Exercise has got to be efficient. Not many people have time to spare in the gym doing things that don’t really contribute towards their fitness goals. Usually, we’re pretty short on time. We might only have room in our routine for a couple of short sessions per week. So, we want to maximise our efforts.
Compound exercises are the building blocks of any effective workout routine. Whether you’re a fitness fanatic or just the occasional exerciser, compound moves are the ones you want to make time for.
So, what are they and why are they so important?
What are compound and isolation exercises?
Compound exercises move more than one joint. When performed, a compound exercise will see movement, not in just one joint, but two. Maybe even three.
To visualise this, it helps to look at an example. Take the squat. When you perform that movement, the hip joint, the knee joint, and even the ankle joint all take part. That makes it a compound exercise.
In contrast, the bicep curl only involves the movement of the elbow joint. That makes it an isolation exercise.
Think of it like this. Isolation exercises see a joint move in isolation. Compound exercises involve more than one moving joint.
Why are compound exercises so important?
Ok, compound exercises include more than one moving joint. So, what?
If more than one joint is moving, then it’s likely more muscles are involved too. Compound exercises recruit more action and engagement from different parts of the body, making them more effective in a workout routine.
In comparison to isolation exercises, multiple muscle groups are recruited into compound lifts. The result is a more effective full-body workout that engages a more extensive range of large and small muscle groups.
In every exercise, you’ve got the primary mover. That’s the target muscle. It does a large proportion of the work. For the lunge, this might be the quads. For the chest press, it’s the pectorals. But, there are many more muscles involved.
On top of the primary mover, other muscles help to support and assist you during the movement. Whereas isolation exercises aim to target a single muscle group in isolation, compound exercises engage many more muscle groups to do the job.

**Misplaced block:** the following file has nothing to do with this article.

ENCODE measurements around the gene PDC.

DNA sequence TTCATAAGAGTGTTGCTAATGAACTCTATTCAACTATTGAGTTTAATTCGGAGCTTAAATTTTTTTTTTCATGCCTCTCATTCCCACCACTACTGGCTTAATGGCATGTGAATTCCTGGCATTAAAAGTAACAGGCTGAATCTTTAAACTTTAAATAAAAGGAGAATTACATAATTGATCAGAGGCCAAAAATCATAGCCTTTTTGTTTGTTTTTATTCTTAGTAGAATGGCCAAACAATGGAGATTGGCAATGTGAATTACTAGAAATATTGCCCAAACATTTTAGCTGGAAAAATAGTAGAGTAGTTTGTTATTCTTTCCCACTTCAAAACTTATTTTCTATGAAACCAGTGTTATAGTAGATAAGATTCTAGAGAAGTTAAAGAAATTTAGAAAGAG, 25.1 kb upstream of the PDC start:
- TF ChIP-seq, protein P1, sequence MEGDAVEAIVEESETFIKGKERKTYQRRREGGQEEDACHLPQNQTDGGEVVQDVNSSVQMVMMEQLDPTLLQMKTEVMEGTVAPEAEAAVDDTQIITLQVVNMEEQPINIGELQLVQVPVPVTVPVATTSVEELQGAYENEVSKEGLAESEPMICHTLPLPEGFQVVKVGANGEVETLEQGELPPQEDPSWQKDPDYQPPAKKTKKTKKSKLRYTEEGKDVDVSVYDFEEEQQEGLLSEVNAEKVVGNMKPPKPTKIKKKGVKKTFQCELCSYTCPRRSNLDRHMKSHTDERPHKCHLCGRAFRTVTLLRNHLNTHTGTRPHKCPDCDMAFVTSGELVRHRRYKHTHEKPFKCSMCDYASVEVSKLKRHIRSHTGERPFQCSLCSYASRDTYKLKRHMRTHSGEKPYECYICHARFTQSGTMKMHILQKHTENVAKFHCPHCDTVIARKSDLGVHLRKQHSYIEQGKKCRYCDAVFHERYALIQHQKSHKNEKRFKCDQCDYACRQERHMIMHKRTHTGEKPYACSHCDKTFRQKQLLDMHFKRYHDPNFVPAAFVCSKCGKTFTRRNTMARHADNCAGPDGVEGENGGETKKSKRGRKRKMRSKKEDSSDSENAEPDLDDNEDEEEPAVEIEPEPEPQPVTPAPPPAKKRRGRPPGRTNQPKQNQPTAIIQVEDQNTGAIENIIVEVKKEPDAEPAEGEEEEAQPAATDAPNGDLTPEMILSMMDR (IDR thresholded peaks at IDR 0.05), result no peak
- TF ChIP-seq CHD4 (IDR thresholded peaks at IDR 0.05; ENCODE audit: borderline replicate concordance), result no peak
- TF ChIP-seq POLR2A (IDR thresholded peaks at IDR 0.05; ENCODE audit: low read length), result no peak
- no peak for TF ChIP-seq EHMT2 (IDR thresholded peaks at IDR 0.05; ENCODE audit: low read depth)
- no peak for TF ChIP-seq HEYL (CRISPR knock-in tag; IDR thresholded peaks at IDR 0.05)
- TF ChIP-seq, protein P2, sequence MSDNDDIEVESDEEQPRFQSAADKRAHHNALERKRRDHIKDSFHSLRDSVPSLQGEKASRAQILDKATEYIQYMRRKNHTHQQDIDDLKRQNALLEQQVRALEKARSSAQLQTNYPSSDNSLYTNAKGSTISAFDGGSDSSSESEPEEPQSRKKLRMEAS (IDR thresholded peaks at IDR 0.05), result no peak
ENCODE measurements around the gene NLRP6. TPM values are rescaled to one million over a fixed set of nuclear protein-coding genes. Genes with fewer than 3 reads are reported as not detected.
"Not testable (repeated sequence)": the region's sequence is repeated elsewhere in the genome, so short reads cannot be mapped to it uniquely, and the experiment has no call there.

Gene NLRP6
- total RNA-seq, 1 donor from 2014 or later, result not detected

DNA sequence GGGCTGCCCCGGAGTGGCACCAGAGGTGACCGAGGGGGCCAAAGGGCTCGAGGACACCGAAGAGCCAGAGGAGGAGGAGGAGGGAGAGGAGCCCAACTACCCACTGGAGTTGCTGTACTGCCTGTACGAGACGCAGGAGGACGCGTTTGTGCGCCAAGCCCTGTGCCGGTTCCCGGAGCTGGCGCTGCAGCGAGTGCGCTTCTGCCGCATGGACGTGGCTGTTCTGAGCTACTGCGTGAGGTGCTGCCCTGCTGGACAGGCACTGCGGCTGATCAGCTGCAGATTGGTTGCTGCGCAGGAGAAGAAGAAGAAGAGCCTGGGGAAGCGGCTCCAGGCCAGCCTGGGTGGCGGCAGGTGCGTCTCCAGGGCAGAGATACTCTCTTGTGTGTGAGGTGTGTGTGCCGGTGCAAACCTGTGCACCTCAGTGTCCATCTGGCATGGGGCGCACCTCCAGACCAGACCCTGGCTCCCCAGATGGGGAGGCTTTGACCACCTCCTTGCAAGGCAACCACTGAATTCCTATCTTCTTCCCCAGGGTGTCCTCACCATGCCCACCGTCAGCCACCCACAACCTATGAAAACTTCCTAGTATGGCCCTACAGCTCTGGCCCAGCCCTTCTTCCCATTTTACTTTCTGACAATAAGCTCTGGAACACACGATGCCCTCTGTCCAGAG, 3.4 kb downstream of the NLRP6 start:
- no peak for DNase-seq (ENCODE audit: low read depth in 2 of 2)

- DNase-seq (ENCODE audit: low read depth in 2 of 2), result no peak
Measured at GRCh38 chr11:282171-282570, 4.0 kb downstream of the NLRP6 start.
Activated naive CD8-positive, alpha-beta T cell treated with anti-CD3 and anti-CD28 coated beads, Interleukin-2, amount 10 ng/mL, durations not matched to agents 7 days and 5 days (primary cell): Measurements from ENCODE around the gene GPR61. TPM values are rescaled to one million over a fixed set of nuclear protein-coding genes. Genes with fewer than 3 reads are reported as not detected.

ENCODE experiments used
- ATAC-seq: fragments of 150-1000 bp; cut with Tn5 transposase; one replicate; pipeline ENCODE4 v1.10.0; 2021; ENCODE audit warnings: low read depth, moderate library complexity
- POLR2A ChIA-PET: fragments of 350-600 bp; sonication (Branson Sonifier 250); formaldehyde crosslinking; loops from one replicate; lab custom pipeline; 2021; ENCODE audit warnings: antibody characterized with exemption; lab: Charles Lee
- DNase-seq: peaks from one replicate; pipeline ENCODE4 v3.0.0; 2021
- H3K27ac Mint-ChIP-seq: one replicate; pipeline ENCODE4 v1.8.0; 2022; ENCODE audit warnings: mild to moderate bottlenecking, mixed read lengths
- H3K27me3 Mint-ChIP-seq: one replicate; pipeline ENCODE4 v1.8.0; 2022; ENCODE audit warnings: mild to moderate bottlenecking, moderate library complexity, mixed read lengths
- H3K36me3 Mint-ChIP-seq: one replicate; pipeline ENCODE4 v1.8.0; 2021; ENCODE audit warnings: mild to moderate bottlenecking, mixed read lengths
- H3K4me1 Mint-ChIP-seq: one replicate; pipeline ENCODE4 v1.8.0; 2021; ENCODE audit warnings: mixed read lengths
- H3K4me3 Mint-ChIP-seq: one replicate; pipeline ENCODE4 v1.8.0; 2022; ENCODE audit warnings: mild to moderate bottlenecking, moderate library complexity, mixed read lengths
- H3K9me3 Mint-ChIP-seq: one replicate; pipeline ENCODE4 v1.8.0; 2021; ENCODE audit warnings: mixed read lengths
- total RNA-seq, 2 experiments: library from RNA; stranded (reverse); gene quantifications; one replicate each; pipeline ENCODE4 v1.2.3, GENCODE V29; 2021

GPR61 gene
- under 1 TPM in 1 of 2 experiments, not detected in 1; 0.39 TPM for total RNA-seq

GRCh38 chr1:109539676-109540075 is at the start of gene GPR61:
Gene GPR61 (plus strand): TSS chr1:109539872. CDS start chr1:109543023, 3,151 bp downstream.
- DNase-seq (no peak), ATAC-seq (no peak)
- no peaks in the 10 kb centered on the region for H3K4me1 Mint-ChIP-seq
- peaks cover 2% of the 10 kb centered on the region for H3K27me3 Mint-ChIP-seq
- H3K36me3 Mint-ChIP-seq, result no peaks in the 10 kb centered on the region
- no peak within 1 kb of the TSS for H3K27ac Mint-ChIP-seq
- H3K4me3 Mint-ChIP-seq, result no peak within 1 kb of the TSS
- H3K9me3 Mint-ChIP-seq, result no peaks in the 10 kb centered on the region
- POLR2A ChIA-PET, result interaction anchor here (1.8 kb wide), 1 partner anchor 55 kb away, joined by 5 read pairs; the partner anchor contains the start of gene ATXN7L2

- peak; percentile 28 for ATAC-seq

Bringing it back to the squat, the primary mover might be the glutes, but the quadriceps, hamstrings, calves, back, abs, obliques, and hip adductors are all involved too.
Who should be doing compound exercises?
Everyone. Compound exercises are beneficial, no matter where you are on your fitness journey.
More joints, more muscles, more energy burned, more efficient.
Compound exercises are the way to work more of the body in less time. From beginners to even the most advanced exercisers, compound exercises are likely to make up the majority of a fitness routine. Whether it’s a HIIT session or a slow and steady strength one, you’ll always find squats, deadlifts, lunges, chest presses, overhead presses, and push-ups centre stage.
If you’re looking to increase the focus in a particular area, this is where isolation exercises come in. If you want to develop your anterior deltoid, then you might focus on a frontal raise more. If you want to fix an imbalance in your hamstring, you might hop on the prone leg curl.
There’s certainly a place for isolation exercises, and they can help top up your efforts in particular body parts. But starting with compound ones will be a much better use of your time in the long run.
When should you do compound exercises?
It depends on how advanced your training programme is, but compound exercises are usually kept at the heart of every resistance training workout. So, everything you do in the gym that isn’t running, rowing, cycling, or other forms of cardio, will probably include compound exercises.
To see improvements in the condition of your muscles and the composition of your body; resistance train at least twice per week. You can increase this to 3-4 times per week if you want to get more into it. Maybe even 5-6 times if hitting the gym is your new favourite thing. But, it’s important to remember to take enough rest time between sessions to let your muscles recover. Beginners will need more rest days than advanced exercisers, so bear this in mind.
There’s no golden rule over when you do compound exercises during your workout, but it’s recommended to start your session with compound lifts. Because these are the exercises that require the most energy, you want to avoid doing them in a fatigued state unless you have a real reason for doing so.
Start with your compound exercises, move on to some isolation ones if you want, and end on the cardio. That way, you’re making sure your body has enough energy and your muscles are the freshest for the things that need it the most.
What are the best compound exercises to do?
The most well-known exercises are usually compound ones, so you don’t need to overthink it when deciding what to do.
But, if you’re looking for a run-down of exercises by body part, here’s a handy infographic that can help: